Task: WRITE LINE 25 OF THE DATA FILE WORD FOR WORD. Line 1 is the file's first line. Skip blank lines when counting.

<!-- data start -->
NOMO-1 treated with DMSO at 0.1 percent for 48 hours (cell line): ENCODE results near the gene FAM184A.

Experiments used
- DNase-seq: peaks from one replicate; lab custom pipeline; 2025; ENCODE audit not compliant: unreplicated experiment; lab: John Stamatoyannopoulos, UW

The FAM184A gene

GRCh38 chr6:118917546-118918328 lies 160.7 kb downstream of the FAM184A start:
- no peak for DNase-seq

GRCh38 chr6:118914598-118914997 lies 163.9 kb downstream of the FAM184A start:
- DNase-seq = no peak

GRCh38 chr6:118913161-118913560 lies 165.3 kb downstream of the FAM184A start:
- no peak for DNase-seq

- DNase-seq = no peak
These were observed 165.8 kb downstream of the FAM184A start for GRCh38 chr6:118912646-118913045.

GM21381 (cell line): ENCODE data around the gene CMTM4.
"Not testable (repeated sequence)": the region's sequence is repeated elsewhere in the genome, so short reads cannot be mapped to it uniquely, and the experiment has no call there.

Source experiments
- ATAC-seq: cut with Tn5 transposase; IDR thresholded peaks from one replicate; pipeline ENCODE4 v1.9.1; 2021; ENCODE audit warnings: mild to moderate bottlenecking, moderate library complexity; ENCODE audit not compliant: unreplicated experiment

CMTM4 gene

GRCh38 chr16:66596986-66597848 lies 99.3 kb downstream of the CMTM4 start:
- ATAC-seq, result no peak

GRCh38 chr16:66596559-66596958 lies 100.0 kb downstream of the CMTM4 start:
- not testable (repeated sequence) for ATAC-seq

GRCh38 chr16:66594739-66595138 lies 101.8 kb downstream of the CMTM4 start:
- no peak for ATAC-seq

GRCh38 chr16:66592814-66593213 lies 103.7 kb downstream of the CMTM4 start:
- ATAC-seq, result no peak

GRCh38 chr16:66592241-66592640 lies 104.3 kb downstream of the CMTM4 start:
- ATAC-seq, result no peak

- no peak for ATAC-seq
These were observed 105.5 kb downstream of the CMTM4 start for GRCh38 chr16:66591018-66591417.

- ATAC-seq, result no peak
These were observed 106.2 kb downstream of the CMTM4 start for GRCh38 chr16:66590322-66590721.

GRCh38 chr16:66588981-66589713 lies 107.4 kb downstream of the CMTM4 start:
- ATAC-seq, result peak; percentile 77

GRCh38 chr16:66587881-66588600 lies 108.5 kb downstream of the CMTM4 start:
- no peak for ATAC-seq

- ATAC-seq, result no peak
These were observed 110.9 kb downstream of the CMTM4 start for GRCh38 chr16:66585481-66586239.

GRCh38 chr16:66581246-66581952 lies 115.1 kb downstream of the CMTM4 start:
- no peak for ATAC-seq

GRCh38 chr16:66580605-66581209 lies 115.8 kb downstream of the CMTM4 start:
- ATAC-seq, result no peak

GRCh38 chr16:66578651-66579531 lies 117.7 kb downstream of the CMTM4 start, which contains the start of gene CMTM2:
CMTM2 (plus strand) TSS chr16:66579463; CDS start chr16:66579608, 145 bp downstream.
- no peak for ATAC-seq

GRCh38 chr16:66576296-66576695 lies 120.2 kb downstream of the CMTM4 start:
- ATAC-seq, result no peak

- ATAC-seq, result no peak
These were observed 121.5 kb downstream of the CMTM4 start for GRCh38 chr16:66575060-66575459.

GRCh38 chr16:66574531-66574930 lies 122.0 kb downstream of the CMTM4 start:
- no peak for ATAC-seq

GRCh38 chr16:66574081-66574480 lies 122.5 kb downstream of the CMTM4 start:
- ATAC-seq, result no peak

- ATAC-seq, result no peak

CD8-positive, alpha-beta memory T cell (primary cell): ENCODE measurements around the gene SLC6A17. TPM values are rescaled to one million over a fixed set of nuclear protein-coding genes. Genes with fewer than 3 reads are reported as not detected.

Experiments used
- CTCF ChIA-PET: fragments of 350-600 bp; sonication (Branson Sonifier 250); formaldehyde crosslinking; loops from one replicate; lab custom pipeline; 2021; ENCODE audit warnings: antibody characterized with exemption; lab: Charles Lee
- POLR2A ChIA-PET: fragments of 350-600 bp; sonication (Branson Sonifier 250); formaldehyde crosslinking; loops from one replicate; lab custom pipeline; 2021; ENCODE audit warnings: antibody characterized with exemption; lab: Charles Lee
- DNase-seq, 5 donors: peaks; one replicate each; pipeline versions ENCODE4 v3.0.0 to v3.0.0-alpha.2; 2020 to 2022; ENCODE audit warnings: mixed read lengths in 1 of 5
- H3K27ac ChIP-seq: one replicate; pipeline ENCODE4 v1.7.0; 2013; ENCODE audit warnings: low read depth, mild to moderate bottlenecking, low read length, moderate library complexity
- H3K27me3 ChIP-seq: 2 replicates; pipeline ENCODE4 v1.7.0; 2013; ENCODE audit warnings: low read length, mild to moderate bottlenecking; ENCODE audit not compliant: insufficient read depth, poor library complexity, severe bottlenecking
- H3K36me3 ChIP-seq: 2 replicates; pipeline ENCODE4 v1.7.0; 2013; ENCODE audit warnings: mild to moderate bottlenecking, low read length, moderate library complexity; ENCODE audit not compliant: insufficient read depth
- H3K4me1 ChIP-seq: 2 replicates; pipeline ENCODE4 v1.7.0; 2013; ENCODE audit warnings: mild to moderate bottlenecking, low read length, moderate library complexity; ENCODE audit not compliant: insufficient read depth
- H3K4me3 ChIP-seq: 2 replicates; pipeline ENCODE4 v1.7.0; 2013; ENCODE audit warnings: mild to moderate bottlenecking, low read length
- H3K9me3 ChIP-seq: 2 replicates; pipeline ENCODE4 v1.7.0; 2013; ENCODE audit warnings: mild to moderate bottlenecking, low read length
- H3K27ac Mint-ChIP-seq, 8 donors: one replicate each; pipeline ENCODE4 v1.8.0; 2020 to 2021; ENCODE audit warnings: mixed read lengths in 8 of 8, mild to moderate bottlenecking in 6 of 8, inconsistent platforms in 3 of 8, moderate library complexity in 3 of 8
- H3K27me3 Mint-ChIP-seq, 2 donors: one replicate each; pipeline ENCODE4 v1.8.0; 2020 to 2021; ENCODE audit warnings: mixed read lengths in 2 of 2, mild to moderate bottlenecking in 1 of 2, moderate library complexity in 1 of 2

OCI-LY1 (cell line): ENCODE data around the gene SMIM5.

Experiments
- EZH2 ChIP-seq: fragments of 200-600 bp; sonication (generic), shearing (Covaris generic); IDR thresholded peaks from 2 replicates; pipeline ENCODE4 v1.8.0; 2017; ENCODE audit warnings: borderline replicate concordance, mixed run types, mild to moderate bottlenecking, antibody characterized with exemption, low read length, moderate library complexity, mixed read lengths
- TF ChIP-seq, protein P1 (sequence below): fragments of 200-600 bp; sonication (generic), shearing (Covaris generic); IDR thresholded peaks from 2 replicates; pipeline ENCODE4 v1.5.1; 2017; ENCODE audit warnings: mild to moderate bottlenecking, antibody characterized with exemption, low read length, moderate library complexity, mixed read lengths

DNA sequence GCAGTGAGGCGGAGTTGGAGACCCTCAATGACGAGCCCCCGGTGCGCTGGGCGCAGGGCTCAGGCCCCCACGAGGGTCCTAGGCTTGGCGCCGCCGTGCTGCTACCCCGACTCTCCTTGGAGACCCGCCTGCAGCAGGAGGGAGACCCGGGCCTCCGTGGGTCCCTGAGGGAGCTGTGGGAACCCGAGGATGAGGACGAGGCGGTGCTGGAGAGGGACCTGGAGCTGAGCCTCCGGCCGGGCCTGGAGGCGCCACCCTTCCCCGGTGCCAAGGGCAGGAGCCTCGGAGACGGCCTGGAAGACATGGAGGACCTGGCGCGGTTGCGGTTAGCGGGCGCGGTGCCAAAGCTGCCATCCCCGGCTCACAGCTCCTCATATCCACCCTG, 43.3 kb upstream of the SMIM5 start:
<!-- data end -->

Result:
- ATAC-seq, result no peak